It’s just one more way of shel­ter­ing them from the real word.

Pat Austin also blogs at And So it Goes in Shreve­port.

By:  Pat Austin

SHREVEPORT — “Trigger warnings.”  As a teacher of literature, this blows my mind:

Colleges across the country this spring have been wrestling with student requests for what are known as “trigger warnings,” explicit alerts that the material they are about to read or see in a classroom might upset them or, as some students assert, cause symptoms of post-traumatic stress disorder in victims of rape or in war veterans.

Are you kidding?

We have reached the pinnacle of the wimping out of America.  Talk about pansy lightweights…this goes so far beyond the censorship debate it’s just unreal.

Jennifer Medina, reporting for the New York Times, reports on a growing call for “trigger warnings” on assigned literary readings.  If this is the new norm, we are doomed.  Doomed.

Can you imagine To Kill a Mockingbird with a “trigger warning”?  What is the end result of this?  The student then says, “Oh, I can’t read this book; someone once used the N-word on me and now I have trauma.”

What?

What!

Suck it up, people.  This is what a nation of wimps looks like.   I’m not without compassion; truly, I’m not.  But if you’re going to tell me that you can’t read Invisible Man because you’ve experience prejudice before, then we have a problem.  Incidentally, Invisible Man is THE most often cited work on the AP exam for English.  As I recall, there is no “trigger warning” on that book or in the AP syllabus.  Should there be?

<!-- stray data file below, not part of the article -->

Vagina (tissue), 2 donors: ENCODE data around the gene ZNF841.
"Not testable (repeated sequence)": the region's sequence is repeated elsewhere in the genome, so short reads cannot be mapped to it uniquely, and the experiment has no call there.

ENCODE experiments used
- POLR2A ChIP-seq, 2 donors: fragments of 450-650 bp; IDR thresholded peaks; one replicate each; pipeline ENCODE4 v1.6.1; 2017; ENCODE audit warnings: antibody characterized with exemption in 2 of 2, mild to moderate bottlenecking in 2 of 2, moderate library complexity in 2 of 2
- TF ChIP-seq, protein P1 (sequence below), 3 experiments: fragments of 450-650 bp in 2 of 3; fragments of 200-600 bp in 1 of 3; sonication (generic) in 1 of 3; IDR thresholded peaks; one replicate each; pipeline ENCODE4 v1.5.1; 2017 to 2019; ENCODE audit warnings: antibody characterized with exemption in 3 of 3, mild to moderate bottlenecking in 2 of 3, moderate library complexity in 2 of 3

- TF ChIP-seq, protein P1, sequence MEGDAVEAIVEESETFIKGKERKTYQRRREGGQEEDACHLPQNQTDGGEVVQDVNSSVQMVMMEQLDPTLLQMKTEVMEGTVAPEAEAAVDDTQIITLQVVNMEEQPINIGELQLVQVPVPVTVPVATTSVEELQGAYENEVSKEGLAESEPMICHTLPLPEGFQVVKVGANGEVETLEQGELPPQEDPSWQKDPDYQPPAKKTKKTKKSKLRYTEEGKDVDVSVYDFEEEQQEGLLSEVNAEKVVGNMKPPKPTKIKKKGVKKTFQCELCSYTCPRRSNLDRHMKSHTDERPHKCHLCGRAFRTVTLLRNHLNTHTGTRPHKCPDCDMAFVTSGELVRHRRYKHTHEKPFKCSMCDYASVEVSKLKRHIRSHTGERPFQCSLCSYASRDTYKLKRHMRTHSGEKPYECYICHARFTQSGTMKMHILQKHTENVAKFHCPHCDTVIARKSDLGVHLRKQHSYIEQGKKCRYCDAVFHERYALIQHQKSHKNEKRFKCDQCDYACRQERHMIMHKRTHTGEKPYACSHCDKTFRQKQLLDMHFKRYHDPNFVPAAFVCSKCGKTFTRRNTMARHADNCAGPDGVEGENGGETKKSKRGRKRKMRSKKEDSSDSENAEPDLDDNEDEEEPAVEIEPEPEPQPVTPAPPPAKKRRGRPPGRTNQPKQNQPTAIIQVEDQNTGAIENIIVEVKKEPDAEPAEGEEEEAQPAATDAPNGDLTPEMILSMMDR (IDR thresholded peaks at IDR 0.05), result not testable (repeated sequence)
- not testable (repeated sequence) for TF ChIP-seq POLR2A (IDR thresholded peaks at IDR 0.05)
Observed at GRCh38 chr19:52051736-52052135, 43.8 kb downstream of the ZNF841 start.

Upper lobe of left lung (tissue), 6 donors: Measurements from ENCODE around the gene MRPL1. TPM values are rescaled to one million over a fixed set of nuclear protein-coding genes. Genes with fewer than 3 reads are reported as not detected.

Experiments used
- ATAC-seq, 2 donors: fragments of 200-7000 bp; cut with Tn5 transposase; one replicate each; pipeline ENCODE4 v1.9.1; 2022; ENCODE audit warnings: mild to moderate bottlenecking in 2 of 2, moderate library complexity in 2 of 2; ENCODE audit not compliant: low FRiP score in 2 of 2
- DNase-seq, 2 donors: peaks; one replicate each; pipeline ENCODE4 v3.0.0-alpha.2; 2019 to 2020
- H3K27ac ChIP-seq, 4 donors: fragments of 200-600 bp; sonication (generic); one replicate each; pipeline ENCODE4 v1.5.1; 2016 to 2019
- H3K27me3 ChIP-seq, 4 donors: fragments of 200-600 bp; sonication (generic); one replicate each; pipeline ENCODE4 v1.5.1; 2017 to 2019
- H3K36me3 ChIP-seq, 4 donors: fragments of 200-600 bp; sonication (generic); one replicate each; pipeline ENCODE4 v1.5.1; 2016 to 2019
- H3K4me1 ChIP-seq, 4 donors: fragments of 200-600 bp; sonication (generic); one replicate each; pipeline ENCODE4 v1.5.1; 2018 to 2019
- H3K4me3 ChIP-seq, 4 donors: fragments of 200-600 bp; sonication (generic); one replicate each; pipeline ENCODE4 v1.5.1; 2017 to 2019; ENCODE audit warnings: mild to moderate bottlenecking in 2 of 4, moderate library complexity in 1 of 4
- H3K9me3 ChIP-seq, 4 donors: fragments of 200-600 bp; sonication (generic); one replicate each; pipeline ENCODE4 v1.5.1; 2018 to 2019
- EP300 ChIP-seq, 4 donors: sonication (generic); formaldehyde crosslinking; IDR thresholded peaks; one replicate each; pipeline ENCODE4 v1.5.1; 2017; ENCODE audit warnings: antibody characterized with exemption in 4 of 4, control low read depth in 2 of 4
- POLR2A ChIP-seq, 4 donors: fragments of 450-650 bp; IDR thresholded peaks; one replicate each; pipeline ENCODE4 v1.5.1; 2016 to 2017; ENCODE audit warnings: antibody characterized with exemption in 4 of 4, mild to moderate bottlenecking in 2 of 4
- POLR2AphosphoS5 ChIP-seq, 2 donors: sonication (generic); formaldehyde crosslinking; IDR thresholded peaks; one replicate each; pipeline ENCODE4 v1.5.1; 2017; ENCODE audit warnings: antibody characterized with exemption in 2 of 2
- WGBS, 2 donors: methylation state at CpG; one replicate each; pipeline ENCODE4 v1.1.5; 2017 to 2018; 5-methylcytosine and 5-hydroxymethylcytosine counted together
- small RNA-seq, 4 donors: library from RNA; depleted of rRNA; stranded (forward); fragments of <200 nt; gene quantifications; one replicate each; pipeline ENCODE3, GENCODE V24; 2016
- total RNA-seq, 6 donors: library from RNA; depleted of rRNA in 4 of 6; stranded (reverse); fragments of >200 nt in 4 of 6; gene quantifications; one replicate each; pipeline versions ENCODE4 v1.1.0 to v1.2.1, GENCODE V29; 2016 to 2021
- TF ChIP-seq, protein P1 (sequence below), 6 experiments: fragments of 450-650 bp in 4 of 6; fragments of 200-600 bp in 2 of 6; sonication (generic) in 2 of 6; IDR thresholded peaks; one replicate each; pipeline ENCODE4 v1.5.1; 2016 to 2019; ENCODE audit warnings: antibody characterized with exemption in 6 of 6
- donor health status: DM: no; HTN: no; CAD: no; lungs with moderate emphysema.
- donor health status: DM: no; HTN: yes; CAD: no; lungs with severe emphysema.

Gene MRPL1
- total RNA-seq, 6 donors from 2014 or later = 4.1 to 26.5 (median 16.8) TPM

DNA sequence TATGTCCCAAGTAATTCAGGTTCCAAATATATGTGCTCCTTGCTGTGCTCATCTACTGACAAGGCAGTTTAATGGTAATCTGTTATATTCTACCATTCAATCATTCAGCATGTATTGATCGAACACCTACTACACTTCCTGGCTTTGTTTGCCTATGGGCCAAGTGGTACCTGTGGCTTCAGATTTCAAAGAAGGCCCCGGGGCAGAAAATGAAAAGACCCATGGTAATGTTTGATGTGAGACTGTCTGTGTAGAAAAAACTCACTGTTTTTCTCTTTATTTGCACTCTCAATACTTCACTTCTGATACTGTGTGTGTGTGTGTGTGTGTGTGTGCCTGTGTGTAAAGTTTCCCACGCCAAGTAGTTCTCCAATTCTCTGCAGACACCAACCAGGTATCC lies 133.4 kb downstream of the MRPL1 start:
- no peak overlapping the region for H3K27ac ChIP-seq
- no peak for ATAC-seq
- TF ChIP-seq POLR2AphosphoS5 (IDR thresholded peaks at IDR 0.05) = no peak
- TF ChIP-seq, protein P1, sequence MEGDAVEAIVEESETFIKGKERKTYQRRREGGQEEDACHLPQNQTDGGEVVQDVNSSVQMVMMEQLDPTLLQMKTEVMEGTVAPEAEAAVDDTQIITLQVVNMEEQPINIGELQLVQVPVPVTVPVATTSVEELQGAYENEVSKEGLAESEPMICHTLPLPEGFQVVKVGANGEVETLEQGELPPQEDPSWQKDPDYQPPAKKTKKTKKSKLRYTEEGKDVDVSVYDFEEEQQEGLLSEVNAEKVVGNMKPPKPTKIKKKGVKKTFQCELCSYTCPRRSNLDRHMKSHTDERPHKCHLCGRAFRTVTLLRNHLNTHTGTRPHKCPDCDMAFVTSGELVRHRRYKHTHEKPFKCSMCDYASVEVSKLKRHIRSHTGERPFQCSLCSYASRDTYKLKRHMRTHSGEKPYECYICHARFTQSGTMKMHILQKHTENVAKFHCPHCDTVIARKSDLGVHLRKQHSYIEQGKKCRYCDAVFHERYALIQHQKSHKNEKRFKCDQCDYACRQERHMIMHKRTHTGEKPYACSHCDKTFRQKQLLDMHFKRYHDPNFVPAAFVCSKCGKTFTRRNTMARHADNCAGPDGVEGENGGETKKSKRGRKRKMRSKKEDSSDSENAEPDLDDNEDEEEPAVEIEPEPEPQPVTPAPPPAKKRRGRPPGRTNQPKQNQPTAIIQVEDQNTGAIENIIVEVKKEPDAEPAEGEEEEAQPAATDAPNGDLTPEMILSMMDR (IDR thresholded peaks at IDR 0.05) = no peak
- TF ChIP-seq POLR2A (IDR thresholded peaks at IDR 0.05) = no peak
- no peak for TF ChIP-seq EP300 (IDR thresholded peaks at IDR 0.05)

Medina again:

The most vociferous criticism has focused on trigger warnings for materials that have an established place on syllabuses across the country. Among the suggestions for books that would benefit from trigger warnings are Shakespeare’s “The Merchant of Venice” (contains anti-Semitism) and Virginia Woolf’s “Mrs. Dalloway” (addresses suicide).

I guess what they want is a totally sanitized syllabus and a reading list of Llama, Llama perhaps.  Unless you have a hump, in which case even that might offend you.

Oberlin College published the policy (now under revision) which…